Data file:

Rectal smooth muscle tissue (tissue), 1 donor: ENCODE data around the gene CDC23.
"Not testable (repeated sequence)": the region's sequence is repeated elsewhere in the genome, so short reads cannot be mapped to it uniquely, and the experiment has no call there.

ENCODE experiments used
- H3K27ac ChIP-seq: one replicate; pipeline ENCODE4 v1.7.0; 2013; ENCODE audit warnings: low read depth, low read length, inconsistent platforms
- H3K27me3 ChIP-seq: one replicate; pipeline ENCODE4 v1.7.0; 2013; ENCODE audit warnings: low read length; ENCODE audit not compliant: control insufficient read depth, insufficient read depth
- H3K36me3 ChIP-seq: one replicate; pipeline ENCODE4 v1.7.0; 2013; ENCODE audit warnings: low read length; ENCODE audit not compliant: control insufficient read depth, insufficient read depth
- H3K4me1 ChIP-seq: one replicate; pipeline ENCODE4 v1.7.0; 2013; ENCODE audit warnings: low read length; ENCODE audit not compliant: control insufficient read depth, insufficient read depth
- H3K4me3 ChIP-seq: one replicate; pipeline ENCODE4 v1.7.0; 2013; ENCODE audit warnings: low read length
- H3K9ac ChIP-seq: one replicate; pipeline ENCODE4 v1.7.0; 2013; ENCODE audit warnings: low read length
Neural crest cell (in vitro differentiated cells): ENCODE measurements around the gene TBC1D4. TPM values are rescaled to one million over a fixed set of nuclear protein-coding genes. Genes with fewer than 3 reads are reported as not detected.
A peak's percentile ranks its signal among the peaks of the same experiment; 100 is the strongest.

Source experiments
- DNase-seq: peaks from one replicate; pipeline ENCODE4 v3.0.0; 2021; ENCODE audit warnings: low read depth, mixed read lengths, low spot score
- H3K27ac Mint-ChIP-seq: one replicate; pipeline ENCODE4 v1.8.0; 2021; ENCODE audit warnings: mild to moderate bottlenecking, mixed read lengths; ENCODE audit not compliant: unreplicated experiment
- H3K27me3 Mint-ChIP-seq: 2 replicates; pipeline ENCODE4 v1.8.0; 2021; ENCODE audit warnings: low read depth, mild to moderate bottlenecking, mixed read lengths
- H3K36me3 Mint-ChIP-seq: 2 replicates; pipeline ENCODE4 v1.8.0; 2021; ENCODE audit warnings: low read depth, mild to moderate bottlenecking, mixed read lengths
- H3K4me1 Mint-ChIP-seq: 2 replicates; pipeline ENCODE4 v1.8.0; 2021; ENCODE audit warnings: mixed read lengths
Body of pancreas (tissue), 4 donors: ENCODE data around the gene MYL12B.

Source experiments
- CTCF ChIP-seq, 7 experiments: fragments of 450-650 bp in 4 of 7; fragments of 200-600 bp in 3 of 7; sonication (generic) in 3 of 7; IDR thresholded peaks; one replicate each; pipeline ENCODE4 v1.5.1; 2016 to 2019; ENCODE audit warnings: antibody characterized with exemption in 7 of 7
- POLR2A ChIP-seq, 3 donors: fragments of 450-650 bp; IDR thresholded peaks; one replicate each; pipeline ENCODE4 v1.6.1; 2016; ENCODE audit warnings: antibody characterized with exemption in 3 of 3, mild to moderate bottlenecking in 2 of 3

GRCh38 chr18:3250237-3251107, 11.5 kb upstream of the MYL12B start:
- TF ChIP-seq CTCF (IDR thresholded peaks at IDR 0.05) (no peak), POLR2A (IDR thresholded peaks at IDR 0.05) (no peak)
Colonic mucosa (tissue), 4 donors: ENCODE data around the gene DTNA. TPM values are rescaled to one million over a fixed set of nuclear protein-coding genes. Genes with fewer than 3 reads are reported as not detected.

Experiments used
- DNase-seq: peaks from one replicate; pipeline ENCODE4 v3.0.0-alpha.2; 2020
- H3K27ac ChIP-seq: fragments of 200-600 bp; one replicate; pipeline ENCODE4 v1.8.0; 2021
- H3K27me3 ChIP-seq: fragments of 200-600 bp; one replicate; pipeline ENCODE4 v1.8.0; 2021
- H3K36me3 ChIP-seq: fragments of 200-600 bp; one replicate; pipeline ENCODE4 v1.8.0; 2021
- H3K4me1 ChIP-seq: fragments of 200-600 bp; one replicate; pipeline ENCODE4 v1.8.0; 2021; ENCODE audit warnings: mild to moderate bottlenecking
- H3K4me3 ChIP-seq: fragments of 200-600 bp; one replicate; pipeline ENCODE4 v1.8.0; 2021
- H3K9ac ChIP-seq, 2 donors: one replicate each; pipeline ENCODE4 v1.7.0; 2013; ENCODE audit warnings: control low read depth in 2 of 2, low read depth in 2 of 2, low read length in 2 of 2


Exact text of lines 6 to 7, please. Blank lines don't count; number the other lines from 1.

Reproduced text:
- H3K36me3 ChIP-seq: one replicate; pipeline ENCODE4 v1.7.0; 2013; ENCODE audit warnings: low read length; ENCODE audit not compliant: control insufficient read depth, insufficient read depth
- H3K4me1 ChIP-seq: one replicate; pipeline ENCODE4 v1.7.0; 2013; ENCODE audit warnings: low read length; ENCODE audit not compliant: control insufficient read depth, insufficient read depth